Keki N. Daruwalla belongs to a generation of poets who transformed Indian poetry in English into what it is at its best today: understated, terse, imagistic, free from excessive ornamentation, eloquent without being verbose. That does not mean the poets belonged to a ‘movement’ or wrote the same kind of poetry: on the contrary, poets like Nissim Ezekiel, Adil Jussawalla, Dom Moraes, Jayanta Mahapatra, A.K. Ramanujan, Arun Kolatkar, Eunice D’Souza, Kamala Das, Gopal Honnalgere and Keki Daruwalla himself were as different from one another as poets could ever be, in their perspective as well as idiom. Nissim Ezekiel, commenting on Daruwalla’s Under Orion (Writer’s Workshop, 1970), had observed, “Such a bitter scornful, satiric tone has never been heard before”. That tone made him say later that the poet “was born full-grown from the head of some hitherto unrecognised goddess of poetry”. Something of that bitterness still survives in Daruwalla’s poetry, but as Jeet Thayil observes in a note on him in 60 Poets (Penguin, 2008), “In later poems, he tempered his severity with a grudging acceptance of human frailty”.
Naishapur and Babylon, which takes its title from a verse from Omar Khayyam’s Rubaiyat in its Fitzgerald version (Whether at Naishapur or Babylon,/ Whether the cup with sweet or bitter run,/The wine of life keeps oozing drop by drop,/ The leaves of life keep falling one by one), testifies to Jeet’s observation of the gradual sobering of Daruwalla’s cynicism and even a new awareness of the darkening dusk—perhaps natural to poets like us growing older and lonelier—despite his poetry’s continuous, if ironic, engagement with personal and social histories with their violence and decay, its intimate and sympathetic observation and hearty celebration of nature and its unerring appeal to our auditory imagination. Anyone who has listened to his strangely dismissive and yet youthfully vigorous reading even once is incapable of forgetting that tone while reading his poems in silent solitude.
Arundhathi Subramaniam, to whom the collection has been dedicated, has a poetic and perceptive introduction that points to Daruwalla’s usual “canvas of panoramic vistas of mountain and steppe, giddy precipice and ocean, often Himalayan, Central Asian or Greek, viewed through the prism of historical imagination” and his “wooded”, “river-incised” landscape where “the winds are redolent with the scent of medieval voyages, of Egyptian antiquity and Aegean myth”. It is darker landscape now though with birds that are less predatory. The poems take us to Ladakh, where the red-robed monk slows down life “with mumbled prayer that slow-rolls the cylindrical prayer-drum” (What Lights Up...) to the “night-country”, where the goddess is driven under the earth by the long-bearded messiahs who thought she had a hotline to the “manufacturer of stars”, with the result that axe and saw mill work overtime in the groves which were sacred to her and the new generations are afraid of the revelation of “the grain-giver, barely goddess, goddess of word and melody” (In Night Country). The poet has always empathised with women, which he again proves in the poem Naropa’s Wife, about a Tibetan Buddhist saint who left his wife Ni-gu-ma (not unlike Gautama, who had left Yashodhara and Rahula) and went to Kashmir to pursue the saintly path. It is the wife who speaks in the poem. She had felt “the spasms of his coiled silences” even when he revelled in her body, and one day he went away from the ephemera, the illusion of materiality, telling the world women are but beguiling swamp and deception: He took the road/ I took the goat track to solitude./But my solitude was not ephemera (Naropa’s Wife).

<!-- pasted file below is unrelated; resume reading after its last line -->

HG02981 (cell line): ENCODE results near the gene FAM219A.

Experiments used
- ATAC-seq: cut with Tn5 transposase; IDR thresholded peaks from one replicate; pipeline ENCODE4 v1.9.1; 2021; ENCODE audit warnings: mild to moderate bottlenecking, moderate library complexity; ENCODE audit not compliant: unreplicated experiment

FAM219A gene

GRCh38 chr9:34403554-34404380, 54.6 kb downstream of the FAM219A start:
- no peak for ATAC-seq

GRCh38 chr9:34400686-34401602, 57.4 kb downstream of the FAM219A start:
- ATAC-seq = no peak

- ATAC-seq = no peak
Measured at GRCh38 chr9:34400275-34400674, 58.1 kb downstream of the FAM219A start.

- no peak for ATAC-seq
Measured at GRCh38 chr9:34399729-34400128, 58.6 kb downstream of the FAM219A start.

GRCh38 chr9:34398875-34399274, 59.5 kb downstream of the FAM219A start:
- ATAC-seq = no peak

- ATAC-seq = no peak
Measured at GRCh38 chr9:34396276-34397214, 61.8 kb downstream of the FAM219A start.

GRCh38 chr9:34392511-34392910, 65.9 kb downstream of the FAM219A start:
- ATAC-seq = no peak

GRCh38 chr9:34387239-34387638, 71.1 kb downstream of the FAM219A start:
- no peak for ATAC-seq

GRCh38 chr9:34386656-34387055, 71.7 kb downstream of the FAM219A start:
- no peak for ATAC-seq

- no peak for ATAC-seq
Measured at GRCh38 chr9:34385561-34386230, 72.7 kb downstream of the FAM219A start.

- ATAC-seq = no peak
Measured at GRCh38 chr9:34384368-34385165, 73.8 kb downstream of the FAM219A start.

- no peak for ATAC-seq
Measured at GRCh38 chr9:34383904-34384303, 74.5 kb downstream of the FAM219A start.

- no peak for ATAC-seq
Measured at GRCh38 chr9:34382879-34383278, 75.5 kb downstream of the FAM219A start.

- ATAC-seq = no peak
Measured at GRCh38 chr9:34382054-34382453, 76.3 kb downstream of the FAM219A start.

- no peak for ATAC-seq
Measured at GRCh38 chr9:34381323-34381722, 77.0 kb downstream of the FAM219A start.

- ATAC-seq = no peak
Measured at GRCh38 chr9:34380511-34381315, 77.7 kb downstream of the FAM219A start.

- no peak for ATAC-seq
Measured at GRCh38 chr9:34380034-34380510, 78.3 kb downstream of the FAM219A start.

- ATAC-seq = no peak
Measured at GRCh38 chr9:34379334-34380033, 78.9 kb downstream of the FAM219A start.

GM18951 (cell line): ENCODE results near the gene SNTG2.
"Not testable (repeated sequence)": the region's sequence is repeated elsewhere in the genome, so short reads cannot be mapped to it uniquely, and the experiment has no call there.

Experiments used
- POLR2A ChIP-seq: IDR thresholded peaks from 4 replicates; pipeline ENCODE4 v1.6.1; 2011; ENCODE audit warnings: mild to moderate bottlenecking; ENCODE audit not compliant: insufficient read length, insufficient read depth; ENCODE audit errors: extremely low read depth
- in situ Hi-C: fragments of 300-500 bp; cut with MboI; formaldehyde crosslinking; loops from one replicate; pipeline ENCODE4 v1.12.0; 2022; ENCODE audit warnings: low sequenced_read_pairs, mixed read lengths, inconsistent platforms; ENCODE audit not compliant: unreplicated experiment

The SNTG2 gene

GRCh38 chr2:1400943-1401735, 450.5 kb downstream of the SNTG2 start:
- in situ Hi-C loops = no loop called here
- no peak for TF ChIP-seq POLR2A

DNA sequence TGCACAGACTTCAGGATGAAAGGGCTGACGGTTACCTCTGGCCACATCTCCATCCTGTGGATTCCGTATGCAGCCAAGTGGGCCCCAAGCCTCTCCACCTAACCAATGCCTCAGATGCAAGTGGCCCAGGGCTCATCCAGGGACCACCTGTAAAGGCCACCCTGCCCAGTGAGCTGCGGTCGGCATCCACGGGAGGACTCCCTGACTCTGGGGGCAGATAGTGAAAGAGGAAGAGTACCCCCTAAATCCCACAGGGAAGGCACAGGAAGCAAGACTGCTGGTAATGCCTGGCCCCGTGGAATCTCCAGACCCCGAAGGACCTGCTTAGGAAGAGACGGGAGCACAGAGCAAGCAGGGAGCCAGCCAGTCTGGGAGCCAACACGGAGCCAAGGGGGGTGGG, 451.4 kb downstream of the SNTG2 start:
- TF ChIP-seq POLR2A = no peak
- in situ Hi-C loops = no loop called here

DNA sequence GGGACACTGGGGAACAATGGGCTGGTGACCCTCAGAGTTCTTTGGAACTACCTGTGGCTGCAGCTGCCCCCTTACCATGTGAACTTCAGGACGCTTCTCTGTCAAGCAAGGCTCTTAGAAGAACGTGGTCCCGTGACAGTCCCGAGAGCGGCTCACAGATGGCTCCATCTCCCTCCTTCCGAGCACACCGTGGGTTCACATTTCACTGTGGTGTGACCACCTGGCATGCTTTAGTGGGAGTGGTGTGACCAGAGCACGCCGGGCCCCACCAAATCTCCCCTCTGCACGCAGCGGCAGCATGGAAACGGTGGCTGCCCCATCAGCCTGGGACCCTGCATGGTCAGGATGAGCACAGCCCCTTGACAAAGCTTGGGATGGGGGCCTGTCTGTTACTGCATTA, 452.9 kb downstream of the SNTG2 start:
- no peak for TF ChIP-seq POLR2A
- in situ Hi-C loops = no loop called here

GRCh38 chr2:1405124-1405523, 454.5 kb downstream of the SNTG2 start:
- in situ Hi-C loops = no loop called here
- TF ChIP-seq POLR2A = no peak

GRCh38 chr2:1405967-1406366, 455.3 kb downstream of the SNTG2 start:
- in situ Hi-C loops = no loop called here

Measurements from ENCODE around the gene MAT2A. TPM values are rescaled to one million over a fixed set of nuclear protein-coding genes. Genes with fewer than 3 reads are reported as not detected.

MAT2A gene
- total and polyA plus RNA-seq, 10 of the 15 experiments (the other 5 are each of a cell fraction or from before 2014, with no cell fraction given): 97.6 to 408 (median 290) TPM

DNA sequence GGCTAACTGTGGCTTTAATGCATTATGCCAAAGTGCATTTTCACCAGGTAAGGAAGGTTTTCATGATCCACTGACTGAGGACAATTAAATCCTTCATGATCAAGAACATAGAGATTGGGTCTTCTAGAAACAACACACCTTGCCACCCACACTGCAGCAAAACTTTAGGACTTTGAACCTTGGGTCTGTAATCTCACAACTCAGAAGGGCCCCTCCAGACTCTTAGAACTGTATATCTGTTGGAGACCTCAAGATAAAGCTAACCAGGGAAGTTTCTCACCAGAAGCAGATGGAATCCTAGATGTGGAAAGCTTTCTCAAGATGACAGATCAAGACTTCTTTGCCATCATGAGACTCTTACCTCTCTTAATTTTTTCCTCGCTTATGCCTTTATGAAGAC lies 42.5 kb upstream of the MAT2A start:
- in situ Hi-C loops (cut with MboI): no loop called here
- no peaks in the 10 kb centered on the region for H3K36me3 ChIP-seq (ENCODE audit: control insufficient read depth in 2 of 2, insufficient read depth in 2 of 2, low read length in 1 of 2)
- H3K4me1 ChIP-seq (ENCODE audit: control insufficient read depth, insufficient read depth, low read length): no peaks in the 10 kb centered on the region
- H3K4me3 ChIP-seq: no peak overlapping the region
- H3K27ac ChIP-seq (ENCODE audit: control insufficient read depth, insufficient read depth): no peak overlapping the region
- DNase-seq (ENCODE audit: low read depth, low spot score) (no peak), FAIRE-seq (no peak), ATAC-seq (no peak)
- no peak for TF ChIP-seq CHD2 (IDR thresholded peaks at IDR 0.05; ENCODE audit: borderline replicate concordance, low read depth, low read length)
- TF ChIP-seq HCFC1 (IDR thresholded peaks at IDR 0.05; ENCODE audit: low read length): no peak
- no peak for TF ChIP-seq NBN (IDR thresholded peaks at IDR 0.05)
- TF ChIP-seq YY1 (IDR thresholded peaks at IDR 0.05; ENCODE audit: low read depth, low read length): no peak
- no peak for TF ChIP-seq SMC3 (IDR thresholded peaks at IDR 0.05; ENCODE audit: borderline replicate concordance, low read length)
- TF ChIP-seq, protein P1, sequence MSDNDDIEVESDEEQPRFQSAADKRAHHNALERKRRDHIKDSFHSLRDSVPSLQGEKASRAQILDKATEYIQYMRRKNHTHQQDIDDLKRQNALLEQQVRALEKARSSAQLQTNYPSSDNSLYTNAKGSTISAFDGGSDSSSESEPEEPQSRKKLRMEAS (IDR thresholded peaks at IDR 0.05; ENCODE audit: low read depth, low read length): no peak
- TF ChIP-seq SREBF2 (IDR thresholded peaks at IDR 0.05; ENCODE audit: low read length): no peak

But there are moments when the poet is fascinated by the sheer mystery of nature, lost in rain that soft-spears the earth and comes out with tuber-memory, still not losing sight of the winged world of magpie robins and spotted owls that wait for the rain to end (Rain), or in watching the black-necked cranes coming like a dark cloud from Tibet, sensing their kinship with the valley of compassion, Gangrey, where none is harmed (Cranes). A travel book on Tibet teaches the poet to shun straight lines and learn of wheels and circularity, so that he knows better the arc of his destiny, the wheel of existence that never moves in straight lines (A Travel Book on Tibet). Gandhi, “circling the jagged rim of a volcano”, too, knew this as he kept inviting death “walking into the knives of Noakhali and the blood-dripping lanes of Calcutta” (Gandhi). There are, too, meditations on winter, when time that discovers its element like a caesura at the end of a long musical note and stations itself at the centre of things and non-things, looks back while the landscape broods (Barbet). Tiresias, Creon, Orpheus, Oedipus, Persephone: you are in the world of myth—so close to the poet’s heart (art) in the section Orpheus and Persephone.